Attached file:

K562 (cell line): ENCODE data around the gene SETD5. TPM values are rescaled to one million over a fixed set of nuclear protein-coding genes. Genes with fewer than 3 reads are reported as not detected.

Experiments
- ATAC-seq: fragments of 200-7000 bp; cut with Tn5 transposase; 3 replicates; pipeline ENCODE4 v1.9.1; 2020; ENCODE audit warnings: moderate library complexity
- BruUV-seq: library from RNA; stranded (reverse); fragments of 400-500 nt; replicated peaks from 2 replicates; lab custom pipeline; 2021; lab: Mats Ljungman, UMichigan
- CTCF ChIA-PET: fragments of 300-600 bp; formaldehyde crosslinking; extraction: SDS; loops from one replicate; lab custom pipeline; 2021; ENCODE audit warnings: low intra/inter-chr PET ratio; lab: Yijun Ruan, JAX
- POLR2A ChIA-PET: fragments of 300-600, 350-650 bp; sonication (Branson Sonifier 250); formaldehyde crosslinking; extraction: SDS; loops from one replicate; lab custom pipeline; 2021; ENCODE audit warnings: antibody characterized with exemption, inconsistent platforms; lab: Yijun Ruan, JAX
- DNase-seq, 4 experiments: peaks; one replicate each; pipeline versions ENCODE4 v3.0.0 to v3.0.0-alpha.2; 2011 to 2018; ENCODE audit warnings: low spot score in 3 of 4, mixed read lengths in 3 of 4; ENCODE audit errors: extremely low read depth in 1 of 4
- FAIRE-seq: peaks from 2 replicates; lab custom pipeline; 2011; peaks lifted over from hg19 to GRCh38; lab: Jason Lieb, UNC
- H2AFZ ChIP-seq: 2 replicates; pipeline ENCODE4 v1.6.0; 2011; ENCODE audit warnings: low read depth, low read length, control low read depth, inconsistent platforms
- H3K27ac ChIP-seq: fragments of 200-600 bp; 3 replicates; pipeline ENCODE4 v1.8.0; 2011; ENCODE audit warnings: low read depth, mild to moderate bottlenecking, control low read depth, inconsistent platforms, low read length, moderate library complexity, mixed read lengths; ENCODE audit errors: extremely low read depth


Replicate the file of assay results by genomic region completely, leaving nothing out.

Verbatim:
K562 (cell line): ENCODE data around the gene SETD5. TPM values are rescaled to one million over a fixed set of nuclear protein-coding genes. Genes with fewer than 3 reads are reported as not detected.

Experiments
- ATAC-seq: fragments of 200-7000 bp; cut with Tn5 transposase; 3 replicates; pipeline ENCODE4 v1.9.1; 2020; ENCODE audit warnings: moderate library complexity
- BruUV-seq: library from RNA; stranded (reverse); fragments of 400-500 nt; replicated peaks from 2 replicates; lab custom pipeline; 2021; lab: Mats Ljungman, UMichigan
- CTCF ChIA-PET: fragments of 300-600 bp; formaldehyde crosslinking; extraction: SDS; loops from one replicate; lab custom pipeline; 2021; ENCODE audit warnings: low intra/inter-chr PET ratio; lab: Yijun Ruan, JAX
- POLR2A ChIA-PET: fragments of 300-600, 350-650 bp; sonication (Branson Sonifier 250); formaldehyde crosslinking; extraction: SDS; loops from one replicate; lab custom pipeline; 2021; ENCODE audit warnings: antibody characterized with exemption, inconsistent platforms; lab: Yijun Ruan, JAX
- DNase-seq, 4 experiments: peaks; one replicate each; pipeline versions ENCODE4 v3.0.0 to v3.0.0-alpha.2; 2011 to 2018; ENCODE audit warnings: low spot score in 3 of 4, mixed read lengths in 3 of 4; ENCODE audit errors: extremely low read depth in 1 of 4
- FAIRE-seq: peaks from 2 replicates; lab custom pipeline; 2011; peaks lifted over from hg19 to GRCh38; lab: Jason Lieb, UNC
- H2AFZ ChIP-seq: 2 replicates; pipeline ENCODE4 v1.6.0; 2011; ENCODE audit warnings: low read depth, low read length, control low read depth, inconsistent platforms
- H3K27ac ChIP-seq: fragments of 200-600 bp; 3 replicates; pipeline ENCODE4 v1.8.0; 2011; ENCODE audit warnings: low read depth, mild to moderate bottlenecking, control low read depth, inconsistent platforms, low read length, moderate library complexity, mixed read lengths; ENCODE audit errors: extremely low read depth